The plate 1100 and integral liquid supply system LSS are held stationary relative to the projection system PS in the X-Y direction and the plate 1100 extends or is elongate in the Y-direction. The substrate table WT is moved under the projection system PS and plate 1100 during scanning.

In the embodiment illustrated, the substrate table WT is provided with four encoder heads 980 at or near each corner of the substrate table WT. In order to accurately to determine the position of the substrate table WT at least three of the four encoder heads 980 should have an unobstructed view of encoder plates 990 which are positioned above the substrate table WT and which are fixed in position relative to the projection system PS. In FIG. 12, the encoder plates 990 have been drawn next to the remainder of the apparatus for clarity. In fact the encoder plates are positioned above the substrate table WT such that each of the four encoder plates is positioned above the respective encoder head 980 such that it is above the encoder head 980 during the whole movement of the substrate table WT under the projection system PS.

Four independently moveable plates 1210, 1220, 1230 and 1240 are provided to form the top wall of the enclosure. The plates can be seen as being used to minimize the flow of gas into and out of the mini environment created above the substrate W. The plates 1210, 1220, 1230 and 1240 are actuatable along the Y axis using actuators 1300 (which may be connected to the base frame or BF or to the metrology frame MF which supports the projection system). A gap is maintained between the various plates and between the skirt 1000 and the plates so that there is no physical contact. Further the gap is kept small enough to ensure that the humidity in the enclosure formed by the skirt and plates above the substrate W can be maintained at a higher relative humidity of immersion liquid than the atmosphere outside of the enclosure. Thus the need for complicated seals may be avoided.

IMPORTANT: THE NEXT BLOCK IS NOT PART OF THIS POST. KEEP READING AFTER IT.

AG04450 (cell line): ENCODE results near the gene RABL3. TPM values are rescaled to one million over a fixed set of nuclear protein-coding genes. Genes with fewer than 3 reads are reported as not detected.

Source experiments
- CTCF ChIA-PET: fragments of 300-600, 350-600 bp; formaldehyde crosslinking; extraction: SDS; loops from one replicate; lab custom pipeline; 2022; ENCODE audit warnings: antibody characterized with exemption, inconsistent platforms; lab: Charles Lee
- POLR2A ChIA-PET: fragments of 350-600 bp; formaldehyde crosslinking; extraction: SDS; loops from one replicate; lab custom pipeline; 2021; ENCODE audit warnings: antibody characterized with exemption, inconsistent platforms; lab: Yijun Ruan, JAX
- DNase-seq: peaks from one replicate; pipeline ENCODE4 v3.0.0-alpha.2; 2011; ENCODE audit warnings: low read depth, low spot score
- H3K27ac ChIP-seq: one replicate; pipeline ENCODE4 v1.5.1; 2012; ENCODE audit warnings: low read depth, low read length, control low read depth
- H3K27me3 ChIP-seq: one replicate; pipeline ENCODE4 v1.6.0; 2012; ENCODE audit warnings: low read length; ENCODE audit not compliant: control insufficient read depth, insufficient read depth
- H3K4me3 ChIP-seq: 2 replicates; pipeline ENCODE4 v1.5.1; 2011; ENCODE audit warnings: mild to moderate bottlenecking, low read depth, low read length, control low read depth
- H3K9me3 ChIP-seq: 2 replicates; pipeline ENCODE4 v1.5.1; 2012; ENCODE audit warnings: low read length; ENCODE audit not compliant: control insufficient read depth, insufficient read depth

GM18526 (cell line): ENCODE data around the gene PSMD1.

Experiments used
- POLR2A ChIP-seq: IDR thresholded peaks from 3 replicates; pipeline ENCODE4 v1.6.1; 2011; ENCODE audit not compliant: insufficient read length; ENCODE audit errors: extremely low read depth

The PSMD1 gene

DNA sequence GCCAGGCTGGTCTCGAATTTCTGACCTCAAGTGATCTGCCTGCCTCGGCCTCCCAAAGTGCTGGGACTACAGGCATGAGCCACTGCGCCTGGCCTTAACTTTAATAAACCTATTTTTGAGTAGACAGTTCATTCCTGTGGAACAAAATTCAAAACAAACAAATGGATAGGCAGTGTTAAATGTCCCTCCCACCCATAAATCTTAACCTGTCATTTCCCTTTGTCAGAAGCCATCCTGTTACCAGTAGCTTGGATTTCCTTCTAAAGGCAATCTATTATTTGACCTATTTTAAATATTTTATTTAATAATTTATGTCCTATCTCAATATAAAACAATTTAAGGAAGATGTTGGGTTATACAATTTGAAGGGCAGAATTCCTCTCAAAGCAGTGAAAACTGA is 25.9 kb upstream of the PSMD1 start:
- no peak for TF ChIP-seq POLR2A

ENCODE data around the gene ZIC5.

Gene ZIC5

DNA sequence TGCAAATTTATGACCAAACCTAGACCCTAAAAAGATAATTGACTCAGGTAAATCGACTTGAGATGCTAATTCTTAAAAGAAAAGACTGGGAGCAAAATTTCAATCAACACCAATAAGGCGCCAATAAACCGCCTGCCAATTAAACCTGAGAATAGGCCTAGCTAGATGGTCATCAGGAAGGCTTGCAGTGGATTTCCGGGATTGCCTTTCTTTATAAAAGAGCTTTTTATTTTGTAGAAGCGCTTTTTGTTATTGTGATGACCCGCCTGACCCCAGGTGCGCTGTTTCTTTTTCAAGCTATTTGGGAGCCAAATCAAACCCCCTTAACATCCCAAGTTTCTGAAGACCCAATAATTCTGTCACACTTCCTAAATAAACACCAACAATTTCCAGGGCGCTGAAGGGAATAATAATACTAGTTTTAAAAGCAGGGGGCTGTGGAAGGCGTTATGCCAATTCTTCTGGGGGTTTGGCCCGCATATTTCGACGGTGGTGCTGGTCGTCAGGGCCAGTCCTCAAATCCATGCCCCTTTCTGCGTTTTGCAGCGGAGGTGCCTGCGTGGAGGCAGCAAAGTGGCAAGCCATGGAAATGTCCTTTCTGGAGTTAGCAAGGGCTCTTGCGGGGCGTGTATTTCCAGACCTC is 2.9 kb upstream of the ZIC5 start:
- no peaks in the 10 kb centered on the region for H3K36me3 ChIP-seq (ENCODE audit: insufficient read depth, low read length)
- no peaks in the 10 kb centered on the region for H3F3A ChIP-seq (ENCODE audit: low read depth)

When the substrate table WT moves under the projection system PS and the fixed plate 1100, the area above the substrate W which needs to be covered by the plates 1210, 1220, 1230, 1240 will change. Furthermore, at least three of the four encoder heads 980 should not be covered by the plates at any one time and thus a reason for the use of four plates in this embodiment. The plates are shaped such that it is possible to cover the required area with two moveable plates 1210, 1220 and 1230, 1240 on either side of the fixed plate 1100. Each of the plates is shaped as a parallelogram and is independently moveable of the other plate on the same side of the fixed plate 1100.

As can be seen in FIG. 12, when the substrate table WT is positioned such that more of its area is on the same side of the center plate 1100 as a pair of plates 1210,1220, the bases of those plates 1210,1220 are brought closer together so that their free ends closest to the fixed plate 1110 are spread apart. Because of the specific shape of the plates 1210, 1220 the encoder heads 980 on that side are not covered by the plates but the whole of the area inside of the skirt 1000 is covered by the plates. On the other side of the fixed plate 1110, as can be seen, the bases of the plates 1230, 1240 attached to the actuator 1300 are further apart than on the other side. As a result their free ends are closer together so as to avoid covering the encoder heads 980 but still covering the area inside the skirt 1000.

If it were not for the encoder heads 980 requiring a free path to the encoder plates 990 and the position of the substrate table WT were to be measured using interferometers attached to the metrology frame and encoding plates attached to the edge of the substrate table WT, it would be possible to provide a single rectangular-shaped plate on either side of the fixed plate 1100 which would be translated parallel to the length of the fixed plate. In this case the plates would need to be wide enough to cover the entire stroke of the chuck. This would still be possible with encoder heads 980 and encoder plates 990 as shown in FIGS. 11 and 12 if the encoder heads are placed far enough out from the skirt 1000. However this leads to an increase in the size of the apparatus.